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How to Write Great Schema Markup for Your Company

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How to Write Great Schema Markup for Your Company

This post is in English
Jason Barnard
This post is in English
How to Write Great Schema Markup for Your Company

If you have read the great introduction on Schema Markup from Luke Harsel, then you know that Schema Structured Markup is vital for any company, but that over 50% of Fortune 500 companies do not yet use it!

In this article, I will take you through the steps and best practices when adding structured Schema.org markup for your company to your website... including which format to use, what information you should provide (and why), how to choose a category, how to push your markup further, how to test your markup ... and several little-known tips and tricks that will lift your markup above the competition's :)

All Companies Should Add Schema.org Organization Markup on Their Websites

It is vital to add schema structured markup to your company “About” or Home page. With this markup, you are confirming to a machine what it has almost certainly correctly understood concerning who you are and what you do. Here is Google's official stance.


Is it really necessary?

Adding a simple confirmation of who you are may seem marginal. But remember, Google and Microsoft are machines. If there is one thing that machines love it is confirmation of information in structured language (their mother-tongue, if you like).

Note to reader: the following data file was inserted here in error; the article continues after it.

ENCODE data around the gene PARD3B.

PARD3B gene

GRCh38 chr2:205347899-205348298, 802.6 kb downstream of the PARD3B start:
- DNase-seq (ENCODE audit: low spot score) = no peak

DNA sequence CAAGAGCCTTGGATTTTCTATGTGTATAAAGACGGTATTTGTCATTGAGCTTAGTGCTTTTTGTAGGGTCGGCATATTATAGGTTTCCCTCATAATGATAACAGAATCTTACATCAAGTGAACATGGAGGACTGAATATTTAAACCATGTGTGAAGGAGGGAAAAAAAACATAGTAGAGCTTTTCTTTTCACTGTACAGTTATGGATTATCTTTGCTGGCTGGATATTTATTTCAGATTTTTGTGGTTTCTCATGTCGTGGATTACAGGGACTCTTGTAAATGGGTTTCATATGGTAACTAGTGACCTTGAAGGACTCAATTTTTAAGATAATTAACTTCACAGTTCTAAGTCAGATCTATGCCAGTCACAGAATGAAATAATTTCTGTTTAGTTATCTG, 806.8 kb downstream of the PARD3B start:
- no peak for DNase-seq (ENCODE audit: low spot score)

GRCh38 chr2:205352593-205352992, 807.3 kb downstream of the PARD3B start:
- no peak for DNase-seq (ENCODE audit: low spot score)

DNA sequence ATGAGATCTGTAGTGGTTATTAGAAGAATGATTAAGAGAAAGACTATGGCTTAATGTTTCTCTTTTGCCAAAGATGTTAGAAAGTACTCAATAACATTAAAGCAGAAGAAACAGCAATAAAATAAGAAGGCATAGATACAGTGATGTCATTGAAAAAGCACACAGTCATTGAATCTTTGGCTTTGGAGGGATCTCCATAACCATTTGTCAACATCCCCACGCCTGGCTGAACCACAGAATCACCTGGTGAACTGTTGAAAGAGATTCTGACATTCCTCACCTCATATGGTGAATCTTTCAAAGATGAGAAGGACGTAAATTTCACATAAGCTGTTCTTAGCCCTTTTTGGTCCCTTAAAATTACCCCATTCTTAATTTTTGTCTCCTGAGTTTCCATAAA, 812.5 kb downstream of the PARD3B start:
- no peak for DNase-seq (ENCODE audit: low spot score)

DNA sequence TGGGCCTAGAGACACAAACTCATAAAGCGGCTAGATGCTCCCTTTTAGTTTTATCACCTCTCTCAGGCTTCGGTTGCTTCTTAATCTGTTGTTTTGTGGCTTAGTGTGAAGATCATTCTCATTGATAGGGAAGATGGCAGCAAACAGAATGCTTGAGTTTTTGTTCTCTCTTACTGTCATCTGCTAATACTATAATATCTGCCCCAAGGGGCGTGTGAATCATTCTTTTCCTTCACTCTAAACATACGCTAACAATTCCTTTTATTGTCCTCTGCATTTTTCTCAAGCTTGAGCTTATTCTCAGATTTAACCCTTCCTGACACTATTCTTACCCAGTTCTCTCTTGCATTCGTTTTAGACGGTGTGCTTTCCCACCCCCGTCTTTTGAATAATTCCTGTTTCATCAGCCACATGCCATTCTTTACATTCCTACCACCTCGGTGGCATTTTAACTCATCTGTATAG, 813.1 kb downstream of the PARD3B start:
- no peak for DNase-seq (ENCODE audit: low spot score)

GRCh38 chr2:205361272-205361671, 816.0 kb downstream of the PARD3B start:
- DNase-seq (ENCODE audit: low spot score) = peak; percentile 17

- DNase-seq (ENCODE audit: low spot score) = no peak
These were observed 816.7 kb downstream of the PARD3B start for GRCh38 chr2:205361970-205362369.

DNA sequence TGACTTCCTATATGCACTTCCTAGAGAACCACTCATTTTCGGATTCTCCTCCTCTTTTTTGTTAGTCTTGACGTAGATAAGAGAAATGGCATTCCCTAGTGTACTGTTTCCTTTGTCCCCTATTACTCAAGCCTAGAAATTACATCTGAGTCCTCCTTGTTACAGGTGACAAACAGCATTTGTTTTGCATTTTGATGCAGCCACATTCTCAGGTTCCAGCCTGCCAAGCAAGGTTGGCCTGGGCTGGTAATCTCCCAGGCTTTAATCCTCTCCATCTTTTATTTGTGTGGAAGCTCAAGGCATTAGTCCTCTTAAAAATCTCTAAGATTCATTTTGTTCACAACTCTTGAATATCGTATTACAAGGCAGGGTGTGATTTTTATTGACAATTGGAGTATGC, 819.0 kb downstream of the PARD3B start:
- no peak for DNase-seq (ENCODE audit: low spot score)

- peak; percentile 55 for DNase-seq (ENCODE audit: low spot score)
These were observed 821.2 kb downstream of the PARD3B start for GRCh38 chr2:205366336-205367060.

Far from being marginal, Schema Structured Markup on your “About” or "Home" page is vital. If you are in any doubt, please re-read Luke's article (mentioned above).

In search engine's structured language they want you to:

  1. Confirm your name, your address, your social media accounts, your official website

  2. Identify what image, logo, description you want them to show when they mention you (and more often than not, they will use what you provide).

  3. Provide proof of who you are, and create credibility through third party confirmation in the “sameAs” field (Crunchbase, Wikipedia, etc.).

There is no reason not to help them, especially as they specifically ask you to!

What format should I use?